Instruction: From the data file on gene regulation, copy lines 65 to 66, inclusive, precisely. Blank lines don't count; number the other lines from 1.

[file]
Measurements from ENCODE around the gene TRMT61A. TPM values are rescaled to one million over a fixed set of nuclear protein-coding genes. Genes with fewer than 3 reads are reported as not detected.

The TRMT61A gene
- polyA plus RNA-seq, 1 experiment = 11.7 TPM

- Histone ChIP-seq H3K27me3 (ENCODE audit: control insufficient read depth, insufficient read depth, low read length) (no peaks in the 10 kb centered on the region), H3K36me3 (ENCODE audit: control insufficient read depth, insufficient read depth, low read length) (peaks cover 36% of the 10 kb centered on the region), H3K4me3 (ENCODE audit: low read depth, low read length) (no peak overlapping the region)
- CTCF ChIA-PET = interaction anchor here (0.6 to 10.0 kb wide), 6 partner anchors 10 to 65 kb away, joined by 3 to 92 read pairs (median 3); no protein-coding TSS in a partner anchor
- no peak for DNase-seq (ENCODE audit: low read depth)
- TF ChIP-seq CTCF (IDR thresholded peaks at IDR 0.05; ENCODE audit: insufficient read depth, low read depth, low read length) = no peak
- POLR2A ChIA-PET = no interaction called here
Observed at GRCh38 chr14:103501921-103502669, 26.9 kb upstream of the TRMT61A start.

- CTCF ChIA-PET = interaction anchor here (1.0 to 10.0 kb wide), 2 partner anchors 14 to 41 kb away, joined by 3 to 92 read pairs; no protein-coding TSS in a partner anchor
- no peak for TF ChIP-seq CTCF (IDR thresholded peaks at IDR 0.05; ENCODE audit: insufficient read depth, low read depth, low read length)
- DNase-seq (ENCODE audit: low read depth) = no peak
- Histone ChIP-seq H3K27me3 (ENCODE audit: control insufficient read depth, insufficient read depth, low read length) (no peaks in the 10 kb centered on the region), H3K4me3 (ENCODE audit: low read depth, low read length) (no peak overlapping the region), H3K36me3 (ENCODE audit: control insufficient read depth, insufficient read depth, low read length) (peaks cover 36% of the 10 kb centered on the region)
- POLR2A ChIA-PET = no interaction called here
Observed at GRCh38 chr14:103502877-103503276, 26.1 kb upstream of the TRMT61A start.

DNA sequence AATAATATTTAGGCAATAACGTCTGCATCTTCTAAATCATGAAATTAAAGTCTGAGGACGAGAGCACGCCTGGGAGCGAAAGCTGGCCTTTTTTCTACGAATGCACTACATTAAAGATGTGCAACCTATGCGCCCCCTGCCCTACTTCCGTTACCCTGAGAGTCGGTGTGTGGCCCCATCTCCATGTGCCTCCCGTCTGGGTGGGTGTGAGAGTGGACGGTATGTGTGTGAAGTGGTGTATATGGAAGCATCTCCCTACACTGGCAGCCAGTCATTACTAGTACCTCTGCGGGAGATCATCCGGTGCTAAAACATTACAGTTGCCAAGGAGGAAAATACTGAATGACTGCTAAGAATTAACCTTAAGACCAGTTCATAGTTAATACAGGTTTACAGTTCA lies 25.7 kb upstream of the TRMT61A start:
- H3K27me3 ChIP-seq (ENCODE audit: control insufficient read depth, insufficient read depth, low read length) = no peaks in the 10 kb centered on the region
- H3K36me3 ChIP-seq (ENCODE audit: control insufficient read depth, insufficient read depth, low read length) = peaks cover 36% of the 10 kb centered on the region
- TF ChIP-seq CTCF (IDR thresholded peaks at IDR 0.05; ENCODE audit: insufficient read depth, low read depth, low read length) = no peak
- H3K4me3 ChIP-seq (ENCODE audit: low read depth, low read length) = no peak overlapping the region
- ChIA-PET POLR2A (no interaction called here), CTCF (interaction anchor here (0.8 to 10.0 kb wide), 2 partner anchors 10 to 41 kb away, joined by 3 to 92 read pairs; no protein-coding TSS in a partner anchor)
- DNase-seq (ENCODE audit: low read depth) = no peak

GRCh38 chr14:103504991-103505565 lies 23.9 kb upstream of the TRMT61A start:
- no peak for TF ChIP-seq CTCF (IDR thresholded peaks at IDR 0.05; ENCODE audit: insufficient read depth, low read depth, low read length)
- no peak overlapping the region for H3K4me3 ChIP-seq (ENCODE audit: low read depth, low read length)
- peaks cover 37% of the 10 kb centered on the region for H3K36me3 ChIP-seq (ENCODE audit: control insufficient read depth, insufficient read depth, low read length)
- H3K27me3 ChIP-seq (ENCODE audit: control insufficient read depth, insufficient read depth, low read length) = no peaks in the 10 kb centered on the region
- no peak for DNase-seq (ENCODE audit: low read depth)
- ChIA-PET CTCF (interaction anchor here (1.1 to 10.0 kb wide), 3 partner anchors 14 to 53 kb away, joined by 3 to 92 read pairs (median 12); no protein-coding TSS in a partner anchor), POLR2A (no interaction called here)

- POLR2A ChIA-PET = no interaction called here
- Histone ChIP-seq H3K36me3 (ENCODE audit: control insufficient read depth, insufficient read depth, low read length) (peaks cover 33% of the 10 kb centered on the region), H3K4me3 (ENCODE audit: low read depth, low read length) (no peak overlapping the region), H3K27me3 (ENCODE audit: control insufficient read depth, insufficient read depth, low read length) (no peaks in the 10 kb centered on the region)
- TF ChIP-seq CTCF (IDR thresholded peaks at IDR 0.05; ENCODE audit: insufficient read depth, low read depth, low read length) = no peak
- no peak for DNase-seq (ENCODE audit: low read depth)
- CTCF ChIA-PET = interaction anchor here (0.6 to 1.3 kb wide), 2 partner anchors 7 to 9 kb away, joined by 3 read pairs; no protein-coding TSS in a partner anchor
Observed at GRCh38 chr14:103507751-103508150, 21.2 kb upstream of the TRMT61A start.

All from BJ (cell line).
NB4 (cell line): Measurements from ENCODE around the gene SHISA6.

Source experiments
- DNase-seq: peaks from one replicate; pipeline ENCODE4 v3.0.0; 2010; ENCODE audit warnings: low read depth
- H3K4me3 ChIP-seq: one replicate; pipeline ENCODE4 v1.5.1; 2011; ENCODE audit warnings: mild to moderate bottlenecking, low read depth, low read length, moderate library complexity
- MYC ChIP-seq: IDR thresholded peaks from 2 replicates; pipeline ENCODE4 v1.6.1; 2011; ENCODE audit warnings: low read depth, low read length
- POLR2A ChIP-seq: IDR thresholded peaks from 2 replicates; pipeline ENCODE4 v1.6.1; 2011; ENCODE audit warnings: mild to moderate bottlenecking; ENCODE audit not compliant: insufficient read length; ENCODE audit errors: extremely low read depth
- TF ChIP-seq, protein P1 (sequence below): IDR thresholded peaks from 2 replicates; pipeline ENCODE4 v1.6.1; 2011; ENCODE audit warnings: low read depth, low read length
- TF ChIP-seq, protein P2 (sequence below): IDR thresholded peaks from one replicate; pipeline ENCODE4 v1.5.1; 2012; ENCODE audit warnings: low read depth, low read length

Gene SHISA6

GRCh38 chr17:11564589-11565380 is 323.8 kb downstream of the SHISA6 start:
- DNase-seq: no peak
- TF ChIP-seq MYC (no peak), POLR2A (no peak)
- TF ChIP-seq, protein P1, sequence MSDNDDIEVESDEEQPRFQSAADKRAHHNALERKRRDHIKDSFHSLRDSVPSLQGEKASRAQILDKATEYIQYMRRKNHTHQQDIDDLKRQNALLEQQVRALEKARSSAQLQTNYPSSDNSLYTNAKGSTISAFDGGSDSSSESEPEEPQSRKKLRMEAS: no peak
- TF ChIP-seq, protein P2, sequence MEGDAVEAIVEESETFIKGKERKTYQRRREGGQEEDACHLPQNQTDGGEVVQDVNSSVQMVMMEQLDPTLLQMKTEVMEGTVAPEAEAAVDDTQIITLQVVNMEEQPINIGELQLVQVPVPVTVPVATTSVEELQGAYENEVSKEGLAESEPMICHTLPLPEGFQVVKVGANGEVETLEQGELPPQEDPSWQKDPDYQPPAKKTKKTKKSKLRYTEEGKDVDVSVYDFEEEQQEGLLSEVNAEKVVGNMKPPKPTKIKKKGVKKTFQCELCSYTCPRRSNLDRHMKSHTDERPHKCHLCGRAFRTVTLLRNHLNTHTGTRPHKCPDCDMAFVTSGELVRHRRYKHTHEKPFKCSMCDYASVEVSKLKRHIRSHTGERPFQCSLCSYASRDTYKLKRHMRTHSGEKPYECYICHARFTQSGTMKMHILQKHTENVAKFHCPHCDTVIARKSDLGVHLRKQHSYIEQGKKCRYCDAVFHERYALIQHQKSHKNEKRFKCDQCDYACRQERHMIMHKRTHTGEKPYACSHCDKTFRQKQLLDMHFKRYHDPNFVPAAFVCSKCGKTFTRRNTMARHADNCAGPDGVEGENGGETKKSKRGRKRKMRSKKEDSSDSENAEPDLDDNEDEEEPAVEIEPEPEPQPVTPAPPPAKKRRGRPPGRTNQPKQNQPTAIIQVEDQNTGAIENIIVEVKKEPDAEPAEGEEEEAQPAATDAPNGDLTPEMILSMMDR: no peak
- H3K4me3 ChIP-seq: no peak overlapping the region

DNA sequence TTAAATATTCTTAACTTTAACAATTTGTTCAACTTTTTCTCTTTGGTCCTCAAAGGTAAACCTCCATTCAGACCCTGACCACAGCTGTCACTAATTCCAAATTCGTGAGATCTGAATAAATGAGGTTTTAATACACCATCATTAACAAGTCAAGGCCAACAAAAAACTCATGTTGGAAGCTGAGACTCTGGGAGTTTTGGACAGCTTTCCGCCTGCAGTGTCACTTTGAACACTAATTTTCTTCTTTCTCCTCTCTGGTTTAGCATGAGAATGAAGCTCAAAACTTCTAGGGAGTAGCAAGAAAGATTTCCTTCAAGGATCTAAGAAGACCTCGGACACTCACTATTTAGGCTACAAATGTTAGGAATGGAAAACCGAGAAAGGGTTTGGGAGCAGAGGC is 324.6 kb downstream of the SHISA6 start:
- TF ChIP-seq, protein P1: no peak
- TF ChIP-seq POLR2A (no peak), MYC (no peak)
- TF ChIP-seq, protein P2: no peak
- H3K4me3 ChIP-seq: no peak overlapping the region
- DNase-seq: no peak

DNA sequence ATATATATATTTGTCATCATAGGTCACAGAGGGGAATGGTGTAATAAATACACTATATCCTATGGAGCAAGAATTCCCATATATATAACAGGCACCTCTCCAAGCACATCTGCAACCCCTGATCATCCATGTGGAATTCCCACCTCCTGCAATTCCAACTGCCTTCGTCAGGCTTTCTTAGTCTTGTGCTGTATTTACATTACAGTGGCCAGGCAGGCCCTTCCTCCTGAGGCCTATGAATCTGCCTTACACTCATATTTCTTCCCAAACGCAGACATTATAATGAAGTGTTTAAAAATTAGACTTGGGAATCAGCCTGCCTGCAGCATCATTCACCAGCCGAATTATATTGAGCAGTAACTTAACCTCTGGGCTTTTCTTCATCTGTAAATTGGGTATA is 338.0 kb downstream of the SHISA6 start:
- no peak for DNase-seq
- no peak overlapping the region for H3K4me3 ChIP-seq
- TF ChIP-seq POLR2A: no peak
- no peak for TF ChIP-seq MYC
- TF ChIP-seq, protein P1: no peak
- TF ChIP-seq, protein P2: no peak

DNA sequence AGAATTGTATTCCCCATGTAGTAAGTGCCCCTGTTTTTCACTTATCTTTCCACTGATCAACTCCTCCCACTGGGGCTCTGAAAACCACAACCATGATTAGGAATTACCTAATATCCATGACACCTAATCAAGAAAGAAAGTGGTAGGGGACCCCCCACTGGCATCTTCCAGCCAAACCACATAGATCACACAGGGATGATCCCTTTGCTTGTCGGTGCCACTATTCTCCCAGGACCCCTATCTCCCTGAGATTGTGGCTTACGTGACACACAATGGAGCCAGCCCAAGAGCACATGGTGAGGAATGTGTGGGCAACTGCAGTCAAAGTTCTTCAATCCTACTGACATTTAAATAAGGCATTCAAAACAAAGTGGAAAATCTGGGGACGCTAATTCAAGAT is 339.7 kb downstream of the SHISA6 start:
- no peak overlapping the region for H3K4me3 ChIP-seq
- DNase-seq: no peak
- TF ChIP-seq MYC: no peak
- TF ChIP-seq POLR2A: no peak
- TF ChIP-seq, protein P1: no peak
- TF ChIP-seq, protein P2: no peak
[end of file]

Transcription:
DNA sequence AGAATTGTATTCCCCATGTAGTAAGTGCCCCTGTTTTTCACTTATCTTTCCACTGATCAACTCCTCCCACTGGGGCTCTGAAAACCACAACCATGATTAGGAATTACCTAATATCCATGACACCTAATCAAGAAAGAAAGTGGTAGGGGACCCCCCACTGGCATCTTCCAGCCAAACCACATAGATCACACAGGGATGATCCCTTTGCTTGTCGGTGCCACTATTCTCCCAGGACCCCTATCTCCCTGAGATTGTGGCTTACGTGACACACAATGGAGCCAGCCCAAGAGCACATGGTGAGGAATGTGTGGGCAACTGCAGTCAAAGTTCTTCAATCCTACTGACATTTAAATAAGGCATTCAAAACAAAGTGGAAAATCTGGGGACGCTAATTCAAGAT is 339.7 kb downstream of the SHISA6 start:
- no peak overlapping the region for H3K4me3 ChIP-seq